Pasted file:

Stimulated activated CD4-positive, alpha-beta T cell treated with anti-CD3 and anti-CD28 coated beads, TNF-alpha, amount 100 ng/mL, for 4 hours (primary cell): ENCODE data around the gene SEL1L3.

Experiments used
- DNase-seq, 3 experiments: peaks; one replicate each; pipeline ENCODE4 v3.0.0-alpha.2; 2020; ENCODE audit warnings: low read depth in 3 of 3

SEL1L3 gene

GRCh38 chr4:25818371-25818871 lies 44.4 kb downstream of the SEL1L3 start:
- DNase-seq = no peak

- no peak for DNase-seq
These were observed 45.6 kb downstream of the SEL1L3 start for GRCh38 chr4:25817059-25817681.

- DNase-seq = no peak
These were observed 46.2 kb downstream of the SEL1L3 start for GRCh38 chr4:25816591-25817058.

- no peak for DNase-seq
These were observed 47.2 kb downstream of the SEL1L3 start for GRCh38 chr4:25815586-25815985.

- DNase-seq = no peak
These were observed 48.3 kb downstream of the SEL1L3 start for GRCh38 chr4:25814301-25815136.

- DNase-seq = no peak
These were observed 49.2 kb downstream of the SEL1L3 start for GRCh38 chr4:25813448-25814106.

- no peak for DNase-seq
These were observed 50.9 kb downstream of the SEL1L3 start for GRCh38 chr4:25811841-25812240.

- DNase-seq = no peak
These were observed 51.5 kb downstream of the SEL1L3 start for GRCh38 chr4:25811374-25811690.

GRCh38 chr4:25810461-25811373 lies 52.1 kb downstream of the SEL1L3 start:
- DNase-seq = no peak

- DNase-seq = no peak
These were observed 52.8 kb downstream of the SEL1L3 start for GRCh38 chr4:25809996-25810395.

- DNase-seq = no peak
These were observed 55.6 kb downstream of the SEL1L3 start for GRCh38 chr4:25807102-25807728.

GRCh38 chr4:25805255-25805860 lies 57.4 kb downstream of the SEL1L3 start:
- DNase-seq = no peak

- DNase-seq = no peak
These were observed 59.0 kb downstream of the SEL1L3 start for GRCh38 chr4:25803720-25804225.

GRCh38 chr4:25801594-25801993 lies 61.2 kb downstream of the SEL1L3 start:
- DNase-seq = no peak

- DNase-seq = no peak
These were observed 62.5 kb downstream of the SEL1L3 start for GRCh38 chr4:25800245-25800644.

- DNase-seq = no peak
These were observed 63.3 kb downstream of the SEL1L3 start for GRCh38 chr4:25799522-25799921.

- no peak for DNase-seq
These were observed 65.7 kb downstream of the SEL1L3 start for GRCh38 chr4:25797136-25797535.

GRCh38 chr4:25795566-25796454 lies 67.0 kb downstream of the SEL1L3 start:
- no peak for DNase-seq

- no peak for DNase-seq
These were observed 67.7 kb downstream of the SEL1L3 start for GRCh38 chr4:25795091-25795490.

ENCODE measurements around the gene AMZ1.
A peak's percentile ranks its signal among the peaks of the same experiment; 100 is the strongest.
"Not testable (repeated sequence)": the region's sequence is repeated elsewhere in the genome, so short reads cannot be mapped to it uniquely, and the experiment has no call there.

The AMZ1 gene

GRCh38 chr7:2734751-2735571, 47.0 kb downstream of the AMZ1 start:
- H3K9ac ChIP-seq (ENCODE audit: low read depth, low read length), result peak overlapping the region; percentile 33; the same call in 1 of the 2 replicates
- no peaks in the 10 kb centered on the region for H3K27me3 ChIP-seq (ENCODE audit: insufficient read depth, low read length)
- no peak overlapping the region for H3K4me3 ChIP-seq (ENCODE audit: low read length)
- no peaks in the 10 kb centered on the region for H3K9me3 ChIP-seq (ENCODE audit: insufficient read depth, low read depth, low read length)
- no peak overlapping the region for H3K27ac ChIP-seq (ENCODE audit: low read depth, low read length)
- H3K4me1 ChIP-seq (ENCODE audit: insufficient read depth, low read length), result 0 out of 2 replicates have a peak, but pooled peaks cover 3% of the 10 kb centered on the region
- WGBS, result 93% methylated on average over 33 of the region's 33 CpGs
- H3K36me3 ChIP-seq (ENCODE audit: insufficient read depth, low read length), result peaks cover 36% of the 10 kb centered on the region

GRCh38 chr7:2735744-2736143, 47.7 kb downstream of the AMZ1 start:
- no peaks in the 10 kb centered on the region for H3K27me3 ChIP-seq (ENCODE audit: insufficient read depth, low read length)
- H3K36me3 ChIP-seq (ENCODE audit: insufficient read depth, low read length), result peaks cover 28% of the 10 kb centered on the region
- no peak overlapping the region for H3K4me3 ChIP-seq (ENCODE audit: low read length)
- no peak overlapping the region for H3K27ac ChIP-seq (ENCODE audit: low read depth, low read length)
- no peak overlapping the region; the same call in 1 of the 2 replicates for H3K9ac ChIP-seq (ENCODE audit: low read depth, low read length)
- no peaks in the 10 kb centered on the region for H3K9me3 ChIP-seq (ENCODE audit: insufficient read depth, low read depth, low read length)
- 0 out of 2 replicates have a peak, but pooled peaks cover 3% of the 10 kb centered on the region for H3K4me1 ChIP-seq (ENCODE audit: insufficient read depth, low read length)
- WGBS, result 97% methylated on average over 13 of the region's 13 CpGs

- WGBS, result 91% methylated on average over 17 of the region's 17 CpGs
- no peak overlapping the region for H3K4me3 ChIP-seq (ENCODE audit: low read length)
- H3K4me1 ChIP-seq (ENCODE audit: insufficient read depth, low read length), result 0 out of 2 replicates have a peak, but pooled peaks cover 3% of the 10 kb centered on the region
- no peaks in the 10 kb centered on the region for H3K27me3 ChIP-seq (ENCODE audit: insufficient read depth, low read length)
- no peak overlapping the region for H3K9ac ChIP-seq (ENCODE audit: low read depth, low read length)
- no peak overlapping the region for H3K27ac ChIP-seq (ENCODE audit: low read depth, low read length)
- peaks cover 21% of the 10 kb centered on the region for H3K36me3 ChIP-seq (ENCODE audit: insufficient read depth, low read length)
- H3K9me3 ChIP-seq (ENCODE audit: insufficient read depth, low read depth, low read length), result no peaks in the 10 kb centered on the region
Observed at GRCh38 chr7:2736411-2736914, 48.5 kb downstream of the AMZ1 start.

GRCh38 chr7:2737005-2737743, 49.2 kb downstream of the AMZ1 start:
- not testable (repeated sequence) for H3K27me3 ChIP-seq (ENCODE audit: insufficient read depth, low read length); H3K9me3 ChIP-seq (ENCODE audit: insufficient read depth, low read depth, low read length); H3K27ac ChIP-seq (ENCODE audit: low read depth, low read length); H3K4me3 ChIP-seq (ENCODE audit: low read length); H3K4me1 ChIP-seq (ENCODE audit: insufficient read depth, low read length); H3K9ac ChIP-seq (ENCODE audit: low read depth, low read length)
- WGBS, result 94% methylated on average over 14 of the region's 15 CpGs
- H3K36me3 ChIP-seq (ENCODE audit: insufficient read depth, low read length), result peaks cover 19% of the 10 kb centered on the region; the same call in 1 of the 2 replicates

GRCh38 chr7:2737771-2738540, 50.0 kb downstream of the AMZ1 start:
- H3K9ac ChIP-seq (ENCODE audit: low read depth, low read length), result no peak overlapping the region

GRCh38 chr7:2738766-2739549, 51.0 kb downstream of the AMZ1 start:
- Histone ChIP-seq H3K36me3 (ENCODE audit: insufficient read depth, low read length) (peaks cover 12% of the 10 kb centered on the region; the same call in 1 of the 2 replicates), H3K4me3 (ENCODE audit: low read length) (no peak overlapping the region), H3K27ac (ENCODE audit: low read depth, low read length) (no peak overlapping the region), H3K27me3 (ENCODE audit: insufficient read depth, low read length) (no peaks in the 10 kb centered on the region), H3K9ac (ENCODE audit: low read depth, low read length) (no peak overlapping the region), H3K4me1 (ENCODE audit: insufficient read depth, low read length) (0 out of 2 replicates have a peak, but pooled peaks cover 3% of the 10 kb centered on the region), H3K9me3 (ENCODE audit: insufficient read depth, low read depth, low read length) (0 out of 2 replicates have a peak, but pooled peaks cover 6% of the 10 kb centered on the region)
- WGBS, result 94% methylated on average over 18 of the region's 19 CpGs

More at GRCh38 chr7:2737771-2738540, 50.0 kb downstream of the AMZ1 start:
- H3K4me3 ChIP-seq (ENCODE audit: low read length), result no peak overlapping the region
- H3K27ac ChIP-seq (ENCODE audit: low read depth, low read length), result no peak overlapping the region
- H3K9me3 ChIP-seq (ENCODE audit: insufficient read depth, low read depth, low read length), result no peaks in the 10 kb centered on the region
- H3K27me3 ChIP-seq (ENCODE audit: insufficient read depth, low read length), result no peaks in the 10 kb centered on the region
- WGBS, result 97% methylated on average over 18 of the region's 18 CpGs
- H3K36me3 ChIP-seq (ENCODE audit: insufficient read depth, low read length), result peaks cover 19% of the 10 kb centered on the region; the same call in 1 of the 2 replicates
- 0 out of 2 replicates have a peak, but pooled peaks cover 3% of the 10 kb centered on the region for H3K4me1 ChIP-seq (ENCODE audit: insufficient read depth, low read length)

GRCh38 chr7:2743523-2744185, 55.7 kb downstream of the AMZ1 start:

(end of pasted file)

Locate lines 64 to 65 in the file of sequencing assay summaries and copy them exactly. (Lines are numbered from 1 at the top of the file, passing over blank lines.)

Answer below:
- WGBS, result 97% methylated on average over 13 of the region's 13 CpGs

- WGBS, result 91% methylated on average over 17 of the region's 17 CpGs